​‘Deeply disturbing’: Children held at migrant detention center despite govt pledge

Campsfield House detention centre. (Still from YouTube video)
Three children were imprisoned at a UK immigration detention center despite the government’s prior commitment to end the practice, Her Majesty’s Inspectorate of Prisons has found.

The independent prisons watchdog carries out regular inspections of jails in England and Wales, and reports on the conditions.

Following a recent probe, the body concluded children had been detained in Campsfield House, Oxfordshire, in 2012 and 2013.

The revelation has come as a surprise to many, following the government’s pledge to end the imprisonment of child immigrants in 2010.

Judith Dennis, who works for the Refugee Council, said the revelation that migrant children could be “thrown into adult detention centers” in Britain is “deeply disturbing.”

She told the BBC it is well known that “unaccompanied children arrive in the UK alone, frightened and often traumatized.”

Dennis argued the government appears so determined to lock up asylum seekers that it is wrongly imprisoning young children in the process.

“It's high time the inhumane, inefficient and expensive practice of detaining asylum seekers is consigned to the history books, where it belongs,” she said.

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Reflecting on the inspectorate’s controversial findings at Campsfield House, a Home Office spokesman told the BBC the government’s 2010 commitment to end the practice of child detention had not been absolute.

He argued it had always been understood that certain situations may require the temporary forced detention of children.

“These may include border turnaround cases, or cases involving unaccompanied children, until alternative accommodation is arranged,” the spokesman said.

Inspectors visited Campsfield House in August 2014. Their damning report indicates in two particular cases staff at the facility had taken too long to discern youngsters’ ages, while another child was detained despite evidence they were under 18.

The report reveals in December 2012 a detainee had been assessed by state social services as being of adult age, and was subsequently held for over two months.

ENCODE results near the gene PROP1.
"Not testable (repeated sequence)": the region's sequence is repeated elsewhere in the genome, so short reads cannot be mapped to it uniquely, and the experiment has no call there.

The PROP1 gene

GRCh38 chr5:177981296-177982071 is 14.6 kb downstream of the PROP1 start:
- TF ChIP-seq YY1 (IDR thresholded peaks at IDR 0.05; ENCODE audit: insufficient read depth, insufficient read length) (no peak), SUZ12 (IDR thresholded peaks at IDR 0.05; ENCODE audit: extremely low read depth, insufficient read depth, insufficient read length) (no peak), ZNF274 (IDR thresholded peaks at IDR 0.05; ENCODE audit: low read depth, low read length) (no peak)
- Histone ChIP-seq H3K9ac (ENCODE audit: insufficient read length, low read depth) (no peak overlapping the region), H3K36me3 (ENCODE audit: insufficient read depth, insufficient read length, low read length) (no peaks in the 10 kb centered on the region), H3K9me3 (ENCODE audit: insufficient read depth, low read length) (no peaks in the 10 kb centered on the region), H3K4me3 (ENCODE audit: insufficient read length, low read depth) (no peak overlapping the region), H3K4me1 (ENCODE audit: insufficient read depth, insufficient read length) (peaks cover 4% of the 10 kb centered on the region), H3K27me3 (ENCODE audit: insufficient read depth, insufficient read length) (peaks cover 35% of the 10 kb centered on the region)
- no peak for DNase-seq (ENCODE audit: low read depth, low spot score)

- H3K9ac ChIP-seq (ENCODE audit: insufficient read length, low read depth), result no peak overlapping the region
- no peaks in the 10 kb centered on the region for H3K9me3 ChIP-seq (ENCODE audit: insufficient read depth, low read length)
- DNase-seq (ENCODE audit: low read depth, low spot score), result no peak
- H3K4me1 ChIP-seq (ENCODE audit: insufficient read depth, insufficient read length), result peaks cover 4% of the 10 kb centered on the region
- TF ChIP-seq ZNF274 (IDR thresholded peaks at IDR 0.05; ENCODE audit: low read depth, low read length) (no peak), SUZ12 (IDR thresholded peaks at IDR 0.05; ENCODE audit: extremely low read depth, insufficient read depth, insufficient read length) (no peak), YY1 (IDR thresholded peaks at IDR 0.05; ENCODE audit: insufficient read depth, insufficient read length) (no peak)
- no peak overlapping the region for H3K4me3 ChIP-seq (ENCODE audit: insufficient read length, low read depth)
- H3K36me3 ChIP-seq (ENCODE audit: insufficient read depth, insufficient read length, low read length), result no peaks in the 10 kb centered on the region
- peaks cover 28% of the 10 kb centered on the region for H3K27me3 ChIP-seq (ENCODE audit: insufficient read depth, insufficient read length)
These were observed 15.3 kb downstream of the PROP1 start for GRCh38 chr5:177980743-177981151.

But roughly 62 days later, a second investigation was launched, which revealed the detainee was in fact only 16.

In a separate case in May 2013, a Home Office official confirmed the detention of a teenager was acceptable, despite the fact computer records indicated he was only 17. After he had been detained for three days, the error was discovered and the young man was released.

READ MORE:‘Deport first, appeal later’: Policy shift as migrants detained for years

Overall, the inspectors found Campsfield House to be a “safe and decent establishment” where staff worked sensitively and professionally with detainees.

But their report argued some detainees in the center had been adversely impacted by “significant weaknesses” in the processes used to monitor and detain immigrants.

Chief Inspector of Prisons Nick Hardwick said overall the inspection uncovered positive findings. But he warned undocumented children and victims of torture should not be kept in immigration detention centers.

Hardwick argued reforms to state processes were necessary to ensure such errors did not occur in the future.

The detention of immigrants in Britain has long roused concern among human rights campaigners and academics.

In November, members of Oxford University’s Amnesty International (OUAI) group sent an open letter to Prime Minister David Cameron demanding the release of all asylum detainees in Britain, and the cancellation of plans to expand Campsfield House.

The letter was also signed by nine heads of Oxford Colleges and sixty-one senior professors.

The signatories warned the policy of detaining immigrants is “contrary to the spirit of democracy, the Human Rights Act, and the United Nations Convention on Refugees.”

The letter concluded immigrants should not be detained for administrative purposes “without trial, without time limit, without proper judicial oversight and with little chance of bail – and thus treated worse than criminals.”

Commenting on the UK’s policies of detaining immigrants, Jo Hynes, Oxford University Amnesty International president, told local news site Cherwill “immigration detention doesn’t act as a supposed deterrent to immigration” in Britain but regularly violates “basic human rights.”

“The UK detains more migrants, for longer and with less judicial oversight than any other country in Europe,” she added.